Now please wash the soap!
No floating bowls, please!
~ A key to domestic harmony ~
One of my early lessons for ensuring domestic harmony, was that after each meal when I had finished the washing up I needed to make sure that the washing up bowl wasn’t left “floating” due to some of the food remains clogging the drain. We had one of those sink drains that had a filter plug, the type that would gather any remains and could be removed to dispose of any solids separately, rather than having them flow into the drainage system and thus cause a blockage further on.
The consequence of not avoiding the “floating bowl” was to have the filter removed (by someone else in the family) which would allow some of the solids to bypass the filter, after which I would have the job of addressing the ensuing blockage. All I had to do was ensure that the filter was emptied before completing the washing up and thus avoid the floating bowl and encourage domestic harmony.
Another early lesson I learned was to make sure that I washed the soap. After I had completed some manly duty outside, like working on the car or in the garden, one of the first things I would do would be to wash my hands. However, it was entirely possible that I might have managed to leave the soap encrusted with just the tiniest residue of whatever I had been working on. So long as I remembered to wash the soap to leave it nice and clean when I had finished my ablutions, domestic harmony wouldn’t be disturbed.
I discovered that an essential key to domestic harmony was found in alignment; alignment of intentions and alignment of actions. Whenever intentions and actions were both aligned harmony was within reach.
I had a similar experience as a project manager. One of my duties was to make sure that the project costs were in line with the initial budgets, and account for any discrepancies. One area that often proved challenging was to account for the time spent on the job. Sometimes the team that provided the on-site commissioning services (the Field Services team) were less than prompt in submitting their timesheets each week, and my project budget forecasts would become increasingly inaccurate.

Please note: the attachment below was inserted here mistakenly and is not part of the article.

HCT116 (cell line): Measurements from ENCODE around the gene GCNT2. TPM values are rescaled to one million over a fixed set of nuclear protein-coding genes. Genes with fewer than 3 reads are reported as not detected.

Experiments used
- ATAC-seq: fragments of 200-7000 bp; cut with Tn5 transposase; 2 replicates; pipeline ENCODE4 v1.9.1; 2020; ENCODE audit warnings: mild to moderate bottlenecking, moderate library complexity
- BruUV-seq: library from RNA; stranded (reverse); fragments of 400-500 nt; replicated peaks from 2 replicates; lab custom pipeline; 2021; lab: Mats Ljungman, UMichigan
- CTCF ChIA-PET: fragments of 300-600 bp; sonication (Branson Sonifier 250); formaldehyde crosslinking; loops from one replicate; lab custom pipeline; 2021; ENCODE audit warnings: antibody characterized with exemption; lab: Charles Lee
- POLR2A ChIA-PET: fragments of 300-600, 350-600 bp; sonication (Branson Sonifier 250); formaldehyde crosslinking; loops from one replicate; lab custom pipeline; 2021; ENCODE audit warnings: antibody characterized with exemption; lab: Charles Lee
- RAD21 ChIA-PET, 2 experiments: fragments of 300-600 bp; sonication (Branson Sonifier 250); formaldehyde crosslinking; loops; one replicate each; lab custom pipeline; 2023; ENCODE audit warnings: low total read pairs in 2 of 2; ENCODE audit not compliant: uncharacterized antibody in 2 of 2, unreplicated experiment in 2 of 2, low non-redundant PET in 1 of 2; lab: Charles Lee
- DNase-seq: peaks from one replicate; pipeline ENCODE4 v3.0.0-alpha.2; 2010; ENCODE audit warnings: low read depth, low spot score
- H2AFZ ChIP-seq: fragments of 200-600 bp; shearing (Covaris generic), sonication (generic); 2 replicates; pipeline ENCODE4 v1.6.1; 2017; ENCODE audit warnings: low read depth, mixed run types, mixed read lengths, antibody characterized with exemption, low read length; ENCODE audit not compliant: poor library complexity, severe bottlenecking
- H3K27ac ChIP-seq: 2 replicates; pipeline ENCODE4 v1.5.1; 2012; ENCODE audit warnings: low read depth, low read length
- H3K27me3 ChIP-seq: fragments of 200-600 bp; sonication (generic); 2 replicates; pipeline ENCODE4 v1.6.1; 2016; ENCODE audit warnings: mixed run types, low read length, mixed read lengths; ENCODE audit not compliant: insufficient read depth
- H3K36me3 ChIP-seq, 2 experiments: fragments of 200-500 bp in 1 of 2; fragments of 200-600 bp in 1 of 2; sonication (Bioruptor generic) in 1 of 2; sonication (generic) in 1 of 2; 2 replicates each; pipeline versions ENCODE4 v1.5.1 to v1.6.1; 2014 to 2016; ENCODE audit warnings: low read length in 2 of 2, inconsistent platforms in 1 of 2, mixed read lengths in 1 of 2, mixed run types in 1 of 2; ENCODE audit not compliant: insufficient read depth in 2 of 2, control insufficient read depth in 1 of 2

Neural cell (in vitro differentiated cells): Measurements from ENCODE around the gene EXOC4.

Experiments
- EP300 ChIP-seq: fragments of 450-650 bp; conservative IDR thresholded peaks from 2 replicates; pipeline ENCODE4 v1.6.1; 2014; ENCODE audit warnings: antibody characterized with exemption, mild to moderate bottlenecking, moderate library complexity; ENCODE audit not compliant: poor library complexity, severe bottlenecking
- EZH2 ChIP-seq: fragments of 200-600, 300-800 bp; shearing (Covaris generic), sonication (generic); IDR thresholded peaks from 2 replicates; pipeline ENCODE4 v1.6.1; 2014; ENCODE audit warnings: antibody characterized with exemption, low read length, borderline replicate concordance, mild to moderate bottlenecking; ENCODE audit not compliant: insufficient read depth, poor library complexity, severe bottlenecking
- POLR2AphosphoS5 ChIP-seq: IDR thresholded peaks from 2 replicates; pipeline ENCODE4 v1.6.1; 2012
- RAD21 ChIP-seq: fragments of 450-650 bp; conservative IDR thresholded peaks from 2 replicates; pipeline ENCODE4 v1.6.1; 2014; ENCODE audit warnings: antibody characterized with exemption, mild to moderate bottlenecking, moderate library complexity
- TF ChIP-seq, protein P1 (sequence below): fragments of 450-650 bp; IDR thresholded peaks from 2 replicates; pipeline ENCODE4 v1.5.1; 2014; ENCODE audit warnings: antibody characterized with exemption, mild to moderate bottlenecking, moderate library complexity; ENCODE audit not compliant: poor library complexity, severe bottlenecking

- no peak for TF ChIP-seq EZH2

It was understandable really; they spent most of their entire working life on-site at customers’ premises, and so far as they were concerned the timesheet was only needed to make sure that their overtime hours were paid accurately. Despite the company procedures telling them to get the timesheets in on time, and despite briefings and prompts from their line manager to get their timesheets in on time, they were consistently late.
However, by putting their timesheets in late made my project budget accountability really difficult to report on, and particularly as the project was coming to a close! Actually, all it took to make sure that their timesheets came on on time was a chat with the Field Services team working on my project. When they understood the implications of submitting their timesheets late they made every effort to get them in on time every week. Where the company procedures and the briefings from their line manager failed, a short conversation providing an understanding of the implications was all it took to solve the problem.
An essential key to project harmony was found in alignment; alignment of intentions and alignment of actions. Whenever intentions and actions were both aligned harmony was within reach.
I was at a conference recently where Sir Clive Woodward shared some awesome stories from his time at the helm of the British Lions rugby squad and later with the British Olympics Team. Several of his stories were about the alignment of intentions and actions, which he described as Teamship rules.